Breakout + Power ups = Awesome.

Looks awfully familiar, doesn't it? Did I play Breakout first, or was Arkanoid the game to give me my block smashing fix? To tell you the truth, in all this excitement I kinda lost track myself...

You've seen Arkanoid, I guarantee. It's the one that looks like Breakout, but you get power ups. If Breakout is everywhere, then Arkanoid isn't too far behind - and I only say that because I don't think the Google Breakout easter egg included power ups.

Release the balls.

Fun Times

Much like Breakout, your goal is simple - remove every block from the board by smashing balls into them like a single player Pong. Unlike Breakout however are a number of tools at your disposal, in the form of power up pills that fall from some of the blocks.

Collect a power up and your paddle - or, for those of you heavily invested in the plot of Arkanoid, your ship, the Vaus - gains whichever ability is contained within. The Vaus may increase in size, the balls may slow down, you may even grab some laser guns to speed up the destruction and havoc you cause. No power up list is complete without a multi-ball however, which Arkanoid dutifully includes.

Like many players throughout the decades, the best way to see what power up does what is to just grab them and see what happens. Learn by doing and the skills you'll need to progress through the 32 rounds (35 on the NES, which I'm playing) will come. Make it to the 33rd/36th round and you'll face 'DOH', the boss. That's right, blocks aren't good enough, there's a boss fight to cap it all off.

Not that I'm any good to get there myself...


If you don't see a Round counter on the screenshot, then I was watching the computer play in demo mode. Some interesting looking stages ahead, complete with enemies of some sort. Most interesting.

I'm sure with practice and patience and just better decision making I could get through the levels. The NES port makes things a little trickier by not having the ability to continue after you've lost your three lives, but it's still plenty playable.

However, these days, no matter what version of Arkanoid you pick up and play, you'll likely encounter an issue worth talking about: analogue vs digital input.

With digital input - from my D-pad getting piped through to an emulator via USB, for exmaple - the paddle moves at one speed. That comes with its advantages of course - a kind of on/off, stop/start for players who want that kind of control - but it also comes with an important disadvantage, namely that it wasn't the input that Arkanoid was designed for.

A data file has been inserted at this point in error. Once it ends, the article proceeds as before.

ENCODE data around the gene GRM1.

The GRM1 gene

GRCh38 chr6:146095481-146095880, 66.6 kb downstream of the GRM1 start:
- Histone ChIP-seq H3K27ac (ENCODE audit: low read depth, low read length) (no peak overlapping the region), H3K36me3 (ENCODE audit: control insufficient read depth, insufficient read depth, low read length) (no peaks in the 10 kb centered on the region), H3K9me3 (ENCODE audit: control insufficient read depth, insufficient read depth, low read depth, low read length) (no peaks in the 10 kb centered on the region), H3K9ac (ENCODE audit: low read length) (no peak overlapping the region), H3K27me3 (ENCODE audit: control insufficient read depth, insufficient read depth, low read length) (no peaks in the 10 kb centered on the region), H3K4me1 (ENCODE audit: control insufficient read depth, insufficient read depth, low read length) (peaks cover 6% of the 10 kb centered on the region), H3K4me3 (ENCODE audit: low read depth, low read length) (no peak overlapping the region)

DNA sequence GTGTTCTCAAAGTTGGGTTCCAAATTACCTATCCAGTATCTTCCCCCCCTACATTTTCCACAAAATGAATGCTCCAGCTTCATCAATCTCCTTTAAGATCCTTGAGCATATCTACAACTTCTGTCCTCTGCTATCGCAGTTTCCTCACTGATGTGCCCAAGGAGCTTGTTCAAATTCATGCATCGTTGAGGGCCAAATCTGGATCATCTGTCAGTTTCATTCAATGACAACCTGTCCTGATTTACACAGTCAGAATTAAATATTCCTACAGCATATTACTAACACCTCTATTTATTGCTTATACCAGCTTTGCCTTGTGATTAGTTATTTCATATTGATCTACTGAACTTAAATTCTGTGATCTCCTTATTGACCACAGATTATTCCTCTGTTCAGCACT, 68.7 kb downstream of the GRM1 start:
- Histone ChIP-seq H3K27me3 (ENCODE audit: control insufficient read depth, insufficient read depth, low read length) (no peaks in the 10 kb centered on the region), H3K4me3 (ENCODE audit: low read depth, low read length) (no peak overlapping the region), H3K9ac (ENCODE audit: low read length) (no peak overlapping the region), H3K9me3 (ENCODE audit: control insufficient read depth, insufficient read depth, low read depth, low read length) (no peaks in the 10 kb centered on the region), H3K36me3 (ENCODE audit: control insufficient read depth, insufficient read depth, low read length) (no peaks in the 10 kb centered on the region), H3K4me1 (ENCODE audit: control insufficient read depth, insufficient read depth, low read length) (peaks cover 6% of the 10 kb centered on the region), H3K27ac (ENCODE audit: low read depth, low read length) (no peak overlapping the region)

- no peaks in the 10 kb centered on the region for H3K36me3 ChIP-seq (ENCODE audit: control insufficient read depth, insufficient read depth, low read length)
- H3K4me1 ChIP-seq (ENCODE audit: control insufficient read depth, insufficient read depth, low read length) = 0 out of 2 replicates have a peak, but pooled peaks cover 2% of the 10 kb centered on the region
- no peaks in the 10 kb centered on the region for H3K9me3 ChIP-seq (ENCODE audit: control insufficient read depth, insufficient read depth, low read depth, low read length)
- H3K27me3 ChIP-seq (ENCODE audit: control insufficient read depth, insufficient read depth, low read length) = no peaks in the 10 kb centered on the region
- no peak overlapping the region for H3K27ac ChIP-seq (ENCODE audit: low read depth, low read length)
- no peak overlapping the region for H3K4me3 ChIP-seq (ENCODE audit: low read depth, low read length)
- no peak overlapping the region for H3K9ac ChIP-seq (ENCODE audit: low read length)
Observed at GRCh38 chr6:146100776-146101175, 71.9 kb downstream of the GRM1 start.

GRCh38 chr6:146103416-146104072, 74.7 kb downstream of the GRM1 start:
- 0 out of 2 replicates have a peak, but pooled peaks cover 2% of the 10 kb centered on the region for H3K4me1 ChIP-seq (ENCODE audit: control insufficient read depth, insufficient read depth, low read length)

Analogue offers smoother movement, giving the paddle a bit of character, almost. Instead of jabbing left the right number of times to meet the ball, you'd have to actually control how far the paddle moved. It required a bit of skill. Arguably not much more skill, arguably a different skill, but a bit of skill nonetheless.

The NES decided to deal with this problem with an entirely new controller designed for the game - so exclusively designed for Arkanoid that only one other NES game took advantage of it.

I don't have that luxury. It's digital or nothing.

Final Word

But that is not to take away from Arkanoid at all. Far from it. Arkanoid is as playable today as it was in the mid 1980s, and it'll be as playable in another thirty years too. It has the lasting appeal of Breakout and Pong because it was not only built on top of those titles, but improved upon them.

You can clearly see the evolution of these games, yet I can't think what the next game would take and improve from Arkanoid. The third dimension could work, but could just as easily work against it. How far can you refine a classic title before you've gone too far and ruined it?

If you want to answer that question, be my guest. I'll just be playing Arkanoid while I wait.

Fun Facts

That other NES game to use the Vaus Controller? Another Taito title, Chase H.Q.

Arkanoid, developed by Taito Corporation, first released in 1986.
Version played: NES, 1987, via emulation.